Tuesday, 23 September 2008

Joe Haldeman: The Forever War (1974)

Published: Millennium, 1999

In the military subgenre of science fiction, there are two major classics, Robert Heinlein's Starship Troopers, and this, less well known but classic enough to be chosen as the first in Millennium's SF Masterworks series of reprints. Starship Troopers is not a book I like very much, not among Heinlein's best, and with something of an old fashioned feel to it now. It is a novel which is really about comradeship, and which ignores many of the more unpleasant aspects of warfare. The basic plot of The Forever War, describing the training and deployment of soldiers from the first person perspective of William Mandella, is shared with Starship Troopers (and a lot of other military fiction), but the attitude behind Haldeman's novel is very different.

The basic reason for this is that The Forever War has its roots in Haldeman's Vietnam War experiences. While some details are obviously different (even allowing for the science fiction aspects, few sixties US army camps would not only be mixed but encourage sleeping with different partners every night, for example), The Forever War is a more ruthless, brutal novel in which the enemy aliens are far more like us than Heinlein's giant bugs, so that killing them seems more like the death of a person to the reader than the extermination of vermin which is what it feels like in Starship Troopers. Heinlein, whose military service as a naval officer was during peacetime and was thus very different, does not really make any attempt to deal with moral issues, partly because he is so securely convinced of his own personal philosophy, while Haldeman is keen to try to get the reader to feel what he felt. This makes The Forever War far more ambitious than Starship Troopers, and fits in with the trend in literary depictions of war in the twentieth century, following from All Quiet on the Western Front.

The main concept in The Forever War, which gives the novel its name, is that the soldier on active service becomes increasingly distanced from his or her civilian contemporaries. Haldeman uses the idea of relativistic time dilation to give a physical aspect to this psychological affect, one which particularly affected Vietnam veterans because the eventual unpopularity of the war affected the welcome they expected when they returned to the States, and made it hard fort them to be reintegrated into civilian life. From the genre point of view, the use of time dilation makes The Forever War one of a fairly small number of space-based science fiction novels to take build relativistic restrictions into the plot. Each mission lasts weeks to William Mandella, while decades pass on earth. So each time he returns, he is more a fish out of water, and Haldeman gives over more pages to describing this than to the description of the war itself (which is reasonable, as interstellar warfare is going to be pretty confusing to a soldier on the ground). Many of the changes to human society come about because of the massive effort required to prosecute the war, so veterans are an object of curiousity, but as Mandella points out, "The most important fact about the war to most people is that if it ended suddenly, Earth's economy would collapse".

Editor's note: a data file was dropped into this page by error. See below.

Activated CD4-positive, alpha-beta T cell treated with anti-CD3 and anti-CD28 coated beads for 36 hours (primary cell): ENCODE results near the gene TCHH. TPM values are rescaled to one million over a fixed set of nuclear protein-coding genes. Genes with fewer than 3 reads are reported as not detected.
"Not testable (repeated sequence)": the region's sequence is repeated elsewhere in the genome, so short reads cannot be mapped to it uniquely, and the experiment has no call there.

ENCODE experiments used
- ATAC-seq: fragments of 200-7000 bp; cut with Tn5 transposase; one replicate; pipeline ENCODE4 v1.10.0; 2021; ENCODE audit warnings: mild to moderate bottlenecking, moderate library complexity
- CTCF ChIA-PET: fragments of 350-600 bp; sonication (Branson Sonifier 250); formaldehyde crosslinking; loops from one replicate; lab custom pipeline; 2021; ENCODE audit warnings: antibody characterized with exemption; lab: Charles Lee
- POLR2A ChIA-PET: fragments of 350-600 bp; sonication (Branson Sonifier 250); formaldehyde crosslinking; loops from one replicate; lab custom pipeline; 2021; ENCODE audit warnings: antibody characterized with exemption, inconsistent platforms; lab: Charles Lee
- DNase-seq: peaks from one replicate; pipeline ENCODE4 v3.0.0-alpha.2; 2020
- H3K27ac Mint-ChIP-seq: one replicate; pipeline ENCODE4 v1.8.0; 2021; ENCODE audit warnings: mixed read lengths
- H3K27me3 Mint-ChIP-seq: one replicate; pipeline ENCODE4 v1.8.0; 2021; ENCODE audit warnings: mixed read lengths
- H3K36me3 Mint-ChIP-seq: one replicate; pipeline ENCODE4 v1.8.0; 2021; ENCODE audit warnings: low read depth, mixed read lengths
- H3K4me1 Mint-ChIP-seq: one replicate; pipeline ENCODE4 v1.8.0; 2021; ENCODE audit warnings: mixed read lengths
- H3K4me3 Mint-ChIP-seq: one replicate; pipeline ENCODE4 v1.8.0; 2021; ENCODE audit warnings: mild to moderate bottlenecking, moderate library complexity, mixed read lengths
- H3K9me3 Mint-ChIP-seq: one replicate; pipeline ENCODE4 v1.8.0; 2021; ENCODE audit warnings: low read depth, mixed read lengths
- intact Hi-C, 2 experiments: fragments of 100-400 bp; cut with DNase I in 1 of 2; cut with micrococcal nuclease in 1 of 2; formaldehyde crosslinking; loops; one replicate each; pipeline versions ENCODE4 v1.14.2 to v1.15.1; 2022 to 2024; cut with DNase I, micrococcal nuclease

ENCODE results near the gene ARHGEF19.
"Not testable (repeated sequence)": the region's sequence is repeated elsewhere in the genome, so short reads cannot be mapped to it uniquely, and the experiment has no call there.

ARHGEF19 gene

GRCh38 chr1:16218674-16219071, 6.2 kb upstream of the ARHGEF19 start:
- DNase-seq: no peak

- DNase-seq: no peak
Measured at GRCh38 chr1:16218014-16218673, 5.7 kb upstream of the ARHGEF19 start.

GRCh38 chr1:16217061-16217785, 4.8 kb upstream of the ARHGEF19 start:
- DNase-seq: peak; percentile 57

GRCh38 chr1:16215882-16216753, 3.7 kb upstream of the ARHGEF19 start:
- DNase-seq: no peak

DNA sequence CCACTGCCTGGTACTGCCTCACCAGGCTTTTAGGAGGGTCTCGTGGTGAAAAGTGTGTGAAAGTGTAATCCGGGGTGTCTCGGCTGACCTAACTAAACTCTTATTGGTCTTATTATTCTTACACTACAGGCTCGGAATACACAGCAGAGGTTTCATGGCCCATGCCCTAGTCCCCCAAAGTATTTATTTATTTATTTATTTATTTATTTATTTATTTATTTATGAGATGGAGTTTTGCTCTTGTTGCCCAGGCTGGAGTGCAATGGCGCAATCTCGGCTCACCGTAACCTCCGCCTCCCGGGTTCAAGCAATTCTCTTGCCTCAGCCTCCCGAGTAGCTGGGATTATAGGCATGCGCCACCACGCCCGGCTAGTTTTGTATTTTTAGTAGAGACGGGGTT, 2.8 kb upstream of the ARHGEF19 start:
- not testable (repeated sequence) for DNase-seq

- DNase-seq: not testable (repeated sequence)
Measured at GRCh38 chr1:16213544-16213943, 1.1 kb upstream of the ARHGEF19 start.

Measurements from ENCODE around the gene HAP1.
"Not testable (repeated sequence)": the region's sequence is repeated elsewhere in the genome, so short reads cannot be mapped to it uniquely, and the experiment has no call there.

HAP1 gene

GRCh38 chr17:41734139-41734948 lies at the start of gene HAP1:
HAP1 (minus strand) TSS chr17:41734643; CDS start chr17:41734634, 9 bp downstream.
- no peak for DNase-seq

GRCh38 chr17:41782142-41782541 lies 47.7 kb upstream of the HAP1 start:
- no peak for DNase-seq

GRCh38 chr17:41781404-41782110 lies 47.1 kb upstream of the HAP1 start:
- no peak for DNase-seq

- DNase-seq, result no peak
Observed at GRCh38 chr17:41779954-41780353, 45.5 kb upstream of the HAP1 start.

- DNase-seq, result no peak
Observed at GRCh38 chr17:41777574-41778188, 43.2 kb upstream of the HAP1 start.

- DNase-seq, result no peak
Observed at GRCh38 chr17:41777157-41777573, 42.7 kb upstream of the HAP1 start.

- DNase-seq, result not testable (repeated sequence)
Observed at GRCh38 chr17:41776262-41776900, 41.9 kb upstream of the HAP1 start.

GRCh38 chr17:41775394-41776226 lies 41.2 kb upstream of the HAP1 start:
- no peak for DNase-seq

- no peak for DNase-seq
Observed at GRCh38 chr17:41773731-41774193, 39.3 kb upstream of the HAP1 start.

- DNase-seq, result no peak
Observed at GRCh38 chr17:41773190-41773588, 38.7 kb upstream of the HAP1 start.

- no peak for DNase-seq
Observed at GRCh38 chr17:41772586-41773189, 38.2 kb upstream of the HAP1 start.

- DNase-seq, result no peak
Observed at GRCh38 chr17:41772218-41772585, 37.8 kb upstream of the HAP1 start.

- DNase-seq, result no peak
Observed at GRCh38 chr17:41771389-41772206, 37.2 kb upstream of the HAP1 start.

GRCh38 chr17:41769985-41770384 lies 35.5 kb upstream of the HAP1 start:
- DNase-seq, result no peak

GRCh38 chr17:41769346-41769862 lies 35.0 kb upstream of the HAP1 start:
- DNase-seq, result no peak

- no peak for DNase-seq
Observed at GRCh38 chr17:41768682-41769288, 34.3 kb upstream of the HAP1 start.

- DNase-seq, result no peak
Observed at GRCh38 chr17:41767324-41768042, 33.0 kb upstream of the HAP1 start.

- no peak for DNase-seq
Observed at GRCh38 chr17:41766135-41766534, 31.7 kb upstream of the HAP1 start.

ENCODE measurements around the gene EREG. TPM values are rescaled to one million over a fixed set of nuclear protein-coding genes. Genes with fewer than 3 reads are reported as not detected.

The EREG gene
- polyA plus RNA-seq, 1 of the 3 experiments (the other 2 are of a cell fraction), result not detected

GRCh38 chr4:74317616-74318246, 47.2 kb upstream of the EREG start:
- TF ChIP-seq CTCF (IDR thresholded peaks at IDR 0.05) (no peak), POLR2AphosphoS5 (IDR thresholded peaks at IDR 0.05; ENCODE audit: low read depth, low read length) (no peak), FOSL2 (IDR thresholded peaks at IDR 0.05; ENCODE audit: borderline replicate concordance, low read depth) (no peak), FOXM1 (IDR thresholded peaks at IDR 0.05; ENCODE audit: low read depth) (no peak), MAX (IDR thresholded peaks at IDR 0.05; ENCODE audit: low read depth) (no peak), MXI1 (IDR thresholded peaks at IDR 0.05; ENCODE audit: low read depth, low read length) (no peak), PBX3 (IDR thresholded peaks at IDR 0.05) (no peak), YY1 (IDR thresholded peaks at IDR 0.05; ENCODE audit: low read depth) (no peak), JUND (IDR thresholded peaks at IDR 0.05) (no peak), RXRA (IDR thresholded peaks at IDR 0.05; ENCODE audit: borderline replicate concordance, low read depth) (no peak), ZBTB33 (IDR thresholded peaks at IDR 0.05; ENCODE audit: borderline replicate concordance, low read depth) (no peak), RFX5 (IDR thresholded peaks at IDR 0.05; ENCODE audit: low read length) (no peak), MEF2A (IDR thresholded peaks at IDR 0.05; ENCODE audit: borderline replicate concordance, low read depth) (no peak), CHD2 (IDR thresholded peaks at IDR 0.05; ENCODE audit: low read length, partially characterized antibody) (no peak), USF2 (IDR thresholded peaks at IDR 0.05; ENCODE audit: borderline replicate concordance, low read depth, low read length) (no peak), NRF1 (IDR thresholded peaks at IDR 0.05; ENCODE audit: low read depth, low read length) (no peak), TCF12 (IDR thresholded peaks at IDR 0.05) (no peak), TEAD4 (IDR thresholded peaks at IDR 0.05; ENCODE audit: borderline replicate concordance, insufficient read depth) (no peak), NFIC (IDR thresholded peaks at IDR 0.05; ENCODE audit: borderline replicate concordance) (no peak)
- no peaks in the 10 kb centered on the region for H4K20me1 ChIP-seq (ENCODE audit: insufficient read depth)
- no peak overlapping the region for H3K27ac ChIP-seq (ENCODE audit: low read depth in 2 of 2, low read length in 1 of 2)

The culture shock goes both ways, too. When Mandella is appointed to a command, the new recruits have almost to learn a new language, the old fashioned English of a four hundred and fifty year old man: as far from them as Shakespeare is from us. Haldeman seems to have thought about this future in some depth, but oddly seems to have missed the possibility that during the next four centuries English may be replaced as the principal world language, say by Mandarin, Hindi or Spanish. And that is perhaps less problematic than changes in technology would be. As a commander, Mandella surely needs to understand something of the changes in technology that have happened during his life in order to be able to fight effectively, but instead of the total incomprehensibility that would be seen by a sixteenth century cavalryman asked to command a modern stealth air bomber squadron using satellite imagery for targeting, he has only to cope with improvements to the basic technology used in the early years of the war.

Space warfare faces some serious difficulties, particularly the space marines style scenarios which form the main part of Haldeman's narrative, where groups of men attack fortified positions on the ground from spacecraft orbiting the planet. (The basic issues stem from the overwhelming advantage that gravity gives to the attackers, an edge which goes away if they land on the planet.) Haldeman brings in a far greater problem with the vast timespan of the war as perceived from Earth, and the resources required to prosecute the war over huge distances. The closest historical parallel is the Hundred Years' War, shorter in duration, far less organised, intermittent rather than continuous, involving far smaller proportions of a far smaller population: yet the economic and political stresses it caused proved a major factor in the formation of the English and French states which proved so influential in the development of the modern world.

By concentrating on one confused individual participating in a remote war, Haldeman increases the impact of The Forever War at the expense of a broad picture of the future of the human race. The resonances with Vietnam perhaps make the novel seem a little dated, particularly with the setting of the initial chapters at a time now in our past (the date being chosen by Haldeman to make it possible for some of the soldiers to be Vietnam veterans). Yet it remains a powerful picture of what it is like to fight a war that alienates the soldiers from the non-soldiers, and it could be argued that with America involved in another unpopular overseas war, it is more relevant than ever.